5. Blown-in Wood Fiber

Gutex THERMOFIBER, a blow-in wood fiber insulation, is a very ecological choice which is ideal for environmentally-conscious clients or customers with chemical sensitivities. It is free of borates and does not contain printing ink, plastics or other common potential toxins. Because of its hygroscopic properties and controlled material input (spruce/fit), it can be beneficial to use in cold climates when roofs are shaded, white or have other limitations to inward drying potential. If interested, ask us about WUFI validation of assemblies that you are considering. Blown-in wood fiber provides great thermal values, dense packs at 2.0 lbs/CF (saving material and weight), and offers second-to-none thermal lag for an insulation materials. INTELLO Plus is works very well for dense pack THERMOFIBRE, as it is translucent, allowing for visual verification of installation while reliably reinforcing the weight of the insulation.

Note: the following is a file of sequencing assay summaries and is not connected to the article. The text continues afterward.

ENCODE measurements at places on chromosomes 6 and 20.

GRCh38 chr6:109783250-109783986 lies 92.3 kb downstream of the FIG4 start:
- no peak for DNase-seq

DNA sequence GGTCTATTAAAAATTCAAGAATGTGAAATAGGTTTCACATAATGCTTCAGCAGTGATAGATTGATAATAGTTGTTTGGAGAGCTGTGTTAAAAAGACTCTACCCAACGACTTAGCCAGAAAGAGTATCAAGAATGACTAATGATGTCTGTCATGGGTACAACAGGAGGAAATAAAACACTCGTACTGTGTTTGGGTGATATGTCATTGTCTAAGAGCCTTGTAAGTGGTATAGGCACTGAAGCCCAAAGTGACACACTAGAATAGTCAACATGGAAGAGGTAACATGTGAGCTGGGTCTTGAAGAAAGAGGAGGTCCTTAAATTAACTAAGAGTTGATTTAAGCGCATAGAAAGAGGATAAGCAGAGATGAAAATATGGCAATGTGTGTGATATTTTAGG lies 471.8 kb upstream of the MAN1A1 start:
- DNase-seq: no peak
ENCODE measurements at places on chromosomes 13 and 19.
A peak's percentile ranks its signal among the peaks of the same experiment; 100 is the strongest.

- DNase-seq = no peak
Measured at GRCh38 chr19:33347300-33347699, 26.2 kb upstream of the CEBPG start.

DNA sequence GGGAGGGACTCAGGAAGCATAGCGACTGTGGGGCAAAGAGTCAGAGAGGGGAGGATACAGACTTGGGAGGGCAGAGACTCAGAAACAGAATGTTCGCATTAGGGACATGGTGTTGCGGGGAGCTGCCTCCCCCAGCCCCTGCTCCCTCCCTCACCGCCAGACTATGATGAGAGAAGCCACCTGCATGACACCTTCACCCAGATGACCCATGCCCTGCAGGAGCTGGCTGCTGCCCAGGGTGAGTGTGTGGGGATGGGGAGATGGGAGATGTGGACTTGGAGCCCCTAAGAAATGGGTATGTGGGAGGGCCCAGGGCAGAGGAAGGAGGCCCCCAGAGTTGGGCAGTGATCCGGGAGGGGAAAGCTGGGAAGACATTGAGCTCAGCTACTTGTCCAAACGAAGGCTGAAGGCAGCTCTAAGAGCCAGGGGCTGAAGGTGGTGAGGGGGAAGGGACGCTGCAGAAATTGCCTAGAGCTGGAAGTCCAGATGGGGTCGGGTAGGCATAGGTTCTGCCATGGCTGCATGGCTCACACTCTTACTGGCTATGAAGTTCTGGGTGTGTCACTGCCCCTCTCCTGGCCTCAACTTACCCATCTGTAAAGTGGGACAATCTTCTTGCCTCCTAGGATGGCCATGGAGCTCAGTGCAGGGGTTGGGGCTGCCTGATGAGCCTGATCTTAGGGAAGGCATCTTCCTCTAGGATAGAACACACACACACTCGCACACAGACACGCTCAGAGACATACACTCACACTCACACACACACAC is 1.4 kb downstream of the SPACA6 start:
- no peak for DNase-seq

6.Fiberglass Batts


Fiberglass is an inexpensive insulative material, coming in at an average of 1/3 - 1/4 the price of spray foam. Fiberglass batts allow for easy installation and can be purchased at higher densities to meet your insulation needs. Fiberglass is composed of spun glass fibers, making it naturally flame retardant, and can be made from recycled materials. The main drawback of batt insulation is the potential for gaps in the insulative layer if it is not correctly cut to fill the entire cavity.

7. Blown-in Fiberglass

Blown fiberglass may be chosen over batt fiberglass as it provides more complete coverage. Where batts have the potential to leave spaces when installed, blown insulation comes in smaller pieces and fills those potential gaps.

All of these installations perform best with an airtight, vapor-open weather resistant barrier. SOLITEX MENTO 1000 is a popular choice, as it is weather resistant, vapor open and allows the insulating layer to dry out. For extra reinforcement suitable for dense-pack insulation, choose SOLITEX MENTO PLUS. You'll find examples of all of the above in real world projects on our video index. These projects are excellent examples of how to achieve foam free and high performance on a budget you can afford.